Jacqueline had an innate sense of fashion. And I think she really did like to look well. She downplayed it because it was being made a rather nasty political issue during the campaign. She really got mad at the publicity about how much she spent on her clothes. That was when she said, "I couldn't spend that much if I wore mink-lined underwear."

She dressed to please herself. She was proud of how she looked as a representative of the American people. REPRESENTATIVE WOMAN

LADY BIRD JOHNSON came from the Southwest, where fashion was not as important as it was to somebody who lived in the northeast corridor, where clothes were available and where how to dress was something that a woman knew almost instinctively from the day she was born. That was something Mrs. Johnson had to learn.

But she did learn it. You can see the increasing sophistication in Mrs. Johnson's clothing during the time that she was in office.

Lyndon Johnson liked for his women to look well, to be pretty. He was insistent that they shouldn't gain weight, they should have and maintain nice figures. So Mrs. Johnson was definitely dressing to please him as well as to please herself and to please the American people.

I don't think clothing or fashion per se was one of the strong interests in her life. I think she was much more interested in things like her beautification program and Johnson's programs for the Great Society.

Mrs. Kennedy seemed to be dressing for the people who were interested in high style and Mrs. Johnson saw herself as representing women from al over the country. Mrs. Johnson's clothing was chosen to be the kind of thing that more people were able to wear, people in her own age group.

That beautiful silk fabric that Mrs. Johnson's inaugural gown is made of -- that really heavy, heavy, heavy yellow satin -- was probably something that the designer was fascinated with. And Lady Bird likes bright, cheery sunshiny kinds of things, so it probably was a meeting of the minds. She looked pretty in it with her dark hair.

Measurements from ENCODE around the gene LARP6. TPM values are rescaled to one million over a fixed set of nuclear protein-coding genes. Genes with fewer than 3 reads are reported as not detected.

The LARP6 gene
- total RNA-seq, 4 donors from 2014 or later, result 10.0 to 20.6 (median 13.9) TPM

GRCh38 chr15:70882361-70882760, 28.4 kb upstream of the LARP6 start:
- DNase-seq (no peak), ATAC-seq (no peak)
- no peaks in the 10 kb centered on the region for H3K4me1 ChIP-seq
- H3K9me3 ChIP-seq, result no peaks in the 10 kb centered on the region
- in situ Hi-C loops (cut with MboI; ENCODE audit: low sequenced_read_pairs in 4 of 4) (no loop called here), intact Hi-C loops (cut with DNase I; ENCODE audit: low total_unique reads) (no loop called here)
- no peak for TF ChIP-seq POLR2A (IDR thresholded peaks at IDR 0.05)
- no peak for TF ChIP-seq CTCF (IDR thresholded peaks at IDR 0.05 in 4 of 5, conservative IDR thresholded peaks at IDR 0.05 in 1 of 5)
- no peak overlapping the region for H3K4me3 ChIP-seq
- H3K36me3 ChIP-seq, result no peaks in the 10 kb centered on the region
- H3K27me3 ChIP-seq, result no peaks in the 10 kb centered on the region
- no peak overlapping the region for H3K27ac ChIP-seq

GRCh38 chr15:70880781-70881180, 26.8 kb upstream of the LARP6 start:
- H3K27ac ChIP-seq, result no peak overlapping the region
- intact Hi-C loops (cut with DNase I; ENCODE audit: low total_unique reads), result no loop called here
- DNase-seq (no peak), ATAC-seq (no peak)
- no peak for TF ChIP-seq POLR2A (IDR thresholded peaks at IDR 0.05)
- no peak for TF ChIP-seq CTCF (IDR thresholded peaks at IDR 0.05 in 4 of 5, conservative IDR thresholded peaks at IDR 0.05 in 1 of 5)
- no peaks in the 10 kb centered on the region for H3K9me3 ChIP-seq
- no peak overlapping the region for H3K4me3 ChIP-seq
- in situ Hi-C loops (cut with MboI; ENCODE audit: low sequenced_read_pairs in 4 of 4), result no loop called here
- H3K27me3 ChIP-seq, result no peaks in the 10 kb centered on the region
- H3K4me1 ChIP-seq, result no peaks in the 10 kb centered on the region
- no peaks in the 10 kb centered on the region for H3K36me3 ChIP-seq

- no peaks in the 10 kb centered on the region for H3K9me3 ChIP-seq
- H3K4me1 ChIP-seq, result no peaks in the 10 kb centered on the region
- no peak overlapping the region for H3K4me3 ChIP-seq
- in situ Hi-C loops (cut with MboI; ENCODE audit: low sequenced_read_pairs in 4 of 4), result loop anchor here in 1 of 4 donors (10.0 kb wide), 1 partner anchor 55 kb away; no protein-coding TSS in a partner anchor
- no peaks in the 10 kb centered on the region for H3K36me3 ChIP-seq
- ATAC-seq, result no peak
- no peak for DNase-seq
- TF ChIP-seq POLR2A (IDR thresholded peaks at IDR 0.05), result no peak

Mrs. Johnson's dress is perfectly plain; there is no ornamentation -- it just has a beautiful line. The coat has the only decorative note on it, which were the fur cuffs on the sleeves.

She liked yellow, maybe because of Texas, yellow being associated with the yellow rose of Texas. If you come from a specific place, and it's a place you love dearly you tend to want to identify with it. CAMPAIGN WIFE

PAT NIXON was a very practical woman. She did a lot of campaigning for her husband and separately from her husband, so that she was on the road a lot more than many of the first ladies had been.

Lady Bird was on the road a lot but not until after she became first lady. Mrs. Nixon had been traveling on the road and campaigning for her husband since the Eisenhower administration. She had been involved in active political campaigning outside on a national level, and so Mrs. Nixon was wearing the kind of thing that was practical, that was easy for her to keep up on the campaign trail.